Return to ASDWA's Newsroom

Water Reuse Workshop

ASDWA and six states (AK, IL, MN, TX, VA, WA) attended a workshop on water reuse in Chicago this week sponsored by the American Society of Plumbing Engineers (ASPE).  The purpose of the workshop was to bring together organizations working on consensus standards related to water reuse and “users” of reclaimed water, gray water, stormwater, black water, and rainwater.  The standards developers shared information about the standards under development or already in place and the users identified gaps and areas of overlap that need to be addressed.  State drinking water programs are especially interested in rainwater catchments that are often proposed for potable use.  ASDWA’s original involvement in these issues was due to comments submitted by ASDWA and some states on ASPE Standard 63 on rainwater catchments that included both potable and nonpotable uses.  Even standards covering strictly nonpotable water are of interest to drinking water programs because of the potential for cross connections.  Also, there are potential public health impacts of nonpotable uses due to human contact with water that could still contain contaminants.
Groups presenting information on standards included:

  • ASPE and the American Rainwater Catchment System Association (ARCSA) on Standard 63 for Rainwater Catchment Systems and Standard 78 for Stormwater Harvesting Systems
  • American Society of Agricultural and Biological Engineers (ASABE) on Standard 802 on water reuse for landscape irrigation
  • International Association of Plumbing and Mechanical Officials (IAPMO) on the Uniform Plumbing Code, Standard for Alternate Source Systems, and Green Standards
  • International Codes Council (ICC) on the International Plumbing Code
  • NSF on NSF 350 for onsite reuse treatment systems
  • US Green Building Council on LEED certification including water use reduction and innovative wastewater technology
  • ASPE on ISO Standard 282 on water reuse

The “users” also offered their perspectives:

  • Water Reuse Association – focus primarily on use of reclaimed municipal wastewater
  • ASDWA – regulatory implications of potable use
  • National Environmental Health Association (NEHA) – local regulation of decentralized water and wastewater systems
  • AWWA – associated AWWA standards including G481 on reclaimed water operations and maintenance
  • Water Quality Association (WQA) – certifying efficacy for chemical treatment systems (POU/POE) and providing training and certification for operation of these treatment systems
  • ARCSA – supporting rainwater for nonpotable and potable use

Sam Perry of Washington’s Department of Health delivered an excellent presentation on the state drinking water program perspective. He gave some SDWA background to an audience where these requirements may not be well known.  He explained that potable use brings these systems under the SDWA with many more legal requirements, not just voluntary standards or models to follow.  He stressed the need for state drinking water programs to be more directly involved in standards that include potable water.  ASPE agrees and has offered ASDWA a spot on the committee developing Standard 63.  A number of gaps and needs were identified during the presentations and subsequent discussions.  Some of the more significant include:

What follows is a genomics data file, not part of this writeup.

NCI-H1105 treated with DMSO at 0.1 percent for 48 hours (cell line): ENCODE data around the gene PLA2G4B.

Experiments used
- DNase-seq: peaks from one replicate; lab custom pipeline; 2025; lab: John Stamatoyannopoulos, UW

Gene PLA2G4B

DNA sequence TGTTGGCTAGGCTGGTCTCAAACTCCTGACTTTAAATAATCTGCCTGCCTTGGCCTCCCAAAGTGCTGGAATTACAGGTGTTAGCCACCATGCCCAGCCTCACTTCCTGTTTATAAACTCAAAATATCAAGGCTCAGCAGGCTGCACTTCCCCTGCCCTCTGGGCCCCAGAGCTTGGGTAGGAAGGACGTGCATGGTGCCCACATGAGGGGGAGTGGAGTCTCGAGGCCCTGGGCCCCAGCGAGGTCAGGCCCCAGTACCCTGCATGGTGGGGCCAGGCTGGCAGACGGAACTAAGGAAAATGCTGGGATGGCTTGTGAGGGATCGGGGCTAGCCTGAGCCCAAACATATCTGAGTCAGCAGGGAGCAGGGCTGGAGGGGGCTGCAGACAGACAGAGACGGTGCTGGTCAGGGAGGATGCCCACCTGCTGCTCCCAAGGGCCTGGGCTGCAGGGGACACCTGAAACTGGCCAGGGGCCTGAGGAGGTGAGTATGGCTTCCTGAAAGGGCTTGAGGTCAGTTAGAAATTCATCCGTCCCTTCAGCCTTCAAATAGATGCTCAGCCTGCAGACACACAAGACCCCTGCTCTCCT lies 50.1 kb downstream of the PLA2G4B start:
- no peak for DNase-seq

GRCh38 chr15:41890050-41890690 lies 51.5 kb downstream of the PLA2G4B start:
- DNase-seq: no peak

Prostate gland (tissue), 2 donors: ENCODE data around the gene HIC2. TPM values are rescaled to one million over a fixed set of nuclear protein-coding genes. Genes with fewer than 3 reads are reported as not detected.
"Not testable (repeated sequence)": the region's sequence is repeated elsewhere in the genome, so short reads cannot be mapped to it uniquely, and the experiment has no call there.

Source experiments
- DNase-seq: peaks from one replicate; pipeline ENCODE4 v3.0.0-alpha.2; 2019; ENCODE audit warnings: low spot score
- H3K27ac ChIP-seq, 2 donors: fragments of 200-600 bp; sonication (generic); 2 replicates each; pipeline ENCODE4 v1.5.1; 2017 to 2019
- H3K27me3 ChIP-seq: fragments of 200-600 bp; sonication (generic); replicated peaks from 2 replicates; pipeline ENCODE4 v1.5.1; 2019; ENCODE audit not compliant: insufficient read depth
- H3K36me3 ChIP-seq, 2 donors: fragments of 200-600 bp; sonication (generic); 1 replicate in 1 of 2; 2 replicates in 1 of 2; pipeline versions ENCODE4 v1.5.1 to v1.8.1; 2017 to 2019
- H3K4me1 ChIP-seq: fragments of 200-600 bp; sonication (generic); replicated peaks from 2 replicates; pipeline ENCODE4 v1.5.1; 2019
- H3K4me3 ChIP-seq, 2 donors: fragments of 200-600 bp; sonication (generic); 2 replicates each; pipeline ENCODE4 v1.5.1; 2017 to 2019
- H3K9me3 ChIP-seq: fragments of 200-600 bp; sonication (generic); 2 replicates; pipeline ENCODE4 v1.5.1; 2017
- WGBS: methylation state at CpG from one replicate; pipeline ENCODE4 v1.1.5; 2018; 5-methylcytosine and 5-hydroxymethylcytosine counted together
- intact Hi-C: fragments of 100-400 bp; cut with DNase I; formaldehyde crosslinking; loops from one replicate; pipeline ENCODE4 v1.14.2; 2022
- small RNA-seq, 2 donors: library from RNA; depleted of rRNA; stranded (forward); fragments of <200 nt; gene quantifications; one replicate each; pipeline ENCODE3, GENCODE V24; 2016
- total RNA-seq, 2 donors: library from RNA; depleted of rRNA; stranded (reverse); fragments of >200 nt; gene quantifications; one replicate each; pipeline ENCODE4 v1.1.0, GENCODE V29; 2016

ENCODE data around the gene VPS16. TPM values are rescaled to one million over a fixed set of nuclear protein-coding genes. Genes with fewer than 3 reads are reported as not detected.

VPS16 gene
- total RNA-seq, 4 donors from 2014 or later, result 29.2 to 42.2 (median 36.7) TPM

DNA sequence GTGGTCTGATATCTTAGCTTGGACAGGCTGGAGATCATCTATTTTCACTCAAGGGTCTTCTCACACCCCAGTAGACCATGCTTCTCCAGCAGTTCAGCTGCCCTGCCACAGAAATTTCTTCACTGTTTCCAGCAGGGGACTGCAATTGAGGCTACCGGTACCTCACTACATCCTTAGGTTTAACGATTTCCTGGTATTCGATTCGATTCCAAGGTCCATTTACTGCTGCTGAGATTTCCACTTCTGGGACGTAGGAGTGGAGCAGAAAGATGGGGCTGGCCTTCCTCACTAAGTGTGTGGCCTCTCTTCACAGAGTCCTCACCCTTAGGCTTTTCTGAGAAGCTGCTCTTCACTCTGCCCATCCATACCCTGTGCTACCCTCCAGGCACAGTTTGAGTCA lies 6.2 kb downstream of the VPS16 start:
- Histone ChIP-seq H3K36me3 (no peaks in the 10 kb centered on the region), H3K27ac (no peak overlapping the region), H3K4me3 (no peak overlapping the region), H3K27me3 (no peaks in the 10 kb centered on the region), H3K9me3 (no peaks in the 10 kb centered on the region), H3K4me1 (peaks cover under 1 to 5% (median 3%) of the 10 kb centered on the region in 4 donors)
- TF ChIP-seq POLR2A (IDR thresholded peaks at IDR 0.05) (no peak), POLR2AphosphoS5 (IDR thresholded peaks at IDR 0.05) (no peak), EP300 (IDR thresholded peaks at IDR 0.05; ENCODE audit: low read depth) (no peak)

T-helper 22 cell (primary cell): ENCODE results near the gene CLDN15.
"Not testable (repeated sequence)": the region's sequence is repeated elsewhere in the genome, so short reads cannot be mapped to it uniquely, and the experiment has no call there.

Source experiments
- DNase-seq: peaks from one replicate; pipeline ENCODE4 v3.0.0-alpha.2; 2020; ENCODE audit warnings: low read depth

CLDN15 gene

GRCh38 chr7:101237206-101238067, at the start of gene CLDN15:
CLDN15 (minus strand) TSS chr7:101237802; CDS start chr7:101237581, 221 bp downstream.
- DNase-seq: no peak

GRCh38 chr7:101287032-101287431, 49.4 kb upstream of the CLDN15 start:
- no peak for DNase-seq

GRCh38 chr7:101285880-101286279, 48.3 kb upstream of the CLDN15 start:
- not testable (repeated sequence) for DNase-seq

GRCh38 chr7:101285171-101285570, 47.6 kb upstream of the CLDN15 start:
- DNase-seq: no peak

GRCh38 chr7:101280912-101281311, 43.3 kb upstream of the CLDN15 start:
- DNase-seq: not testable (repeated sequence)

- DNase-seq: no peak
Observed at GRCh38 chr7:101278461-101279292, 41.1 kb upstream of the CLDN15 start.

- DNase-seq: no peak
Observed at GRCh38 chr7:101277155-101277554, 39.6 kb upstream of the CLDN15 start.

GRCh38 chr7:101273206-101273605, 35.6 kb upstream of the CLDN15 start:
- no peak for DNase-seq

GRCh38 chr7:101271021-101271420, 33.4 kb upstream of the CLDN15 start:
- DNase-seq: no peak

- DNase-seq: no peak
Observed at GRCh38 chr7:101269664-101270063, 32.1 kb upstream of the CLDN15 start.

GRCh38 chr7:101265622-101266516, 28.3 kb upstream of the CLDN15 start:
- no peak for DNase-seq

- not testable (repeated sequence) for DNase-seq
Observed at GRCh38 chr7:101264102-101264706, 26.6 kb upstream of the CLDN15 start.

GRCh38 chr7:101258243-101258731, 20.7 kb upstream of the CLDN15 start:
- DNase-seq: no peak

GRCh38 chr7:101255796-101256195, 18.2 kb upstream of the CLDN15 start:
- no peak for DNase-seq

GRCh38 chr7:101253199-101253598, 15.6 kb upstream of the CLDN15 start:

• Because of the definitions in the Surface Water Treatment Rule, rainwater has to be classified as surface water, which brings in many additional requirements for its use as a potable supply — many would support a third category between groundwater band surface water.
  • Lack of any comprehensive national standards leaves many decisions to local jurisdictions where there is reluctance to approve new technology, especially on potable use.
  • There is no consistency in terminology or definitions across the various standards.
  • Lack of water quality criteria in the standards for water reuse is a major issue, whether for potable or nonpotable use.  An initiative started by the city of San Francisco my lead to a set of consensus water quality standards.
  • These standards may do an adequate job of assuring the design and installation of reuse systems but ongoing maintenance is a problem and building owners need to take more responsibility.
  • What is the impact of reuse, especially if widely adopted, on downstream water quantity and quality?

As the organizations involved work to address these and other challenges in the water reuse arena, specific projects may develop where state drinking water programs can play a role.  ASDWA will keep states informed and pass along opportunities for participation.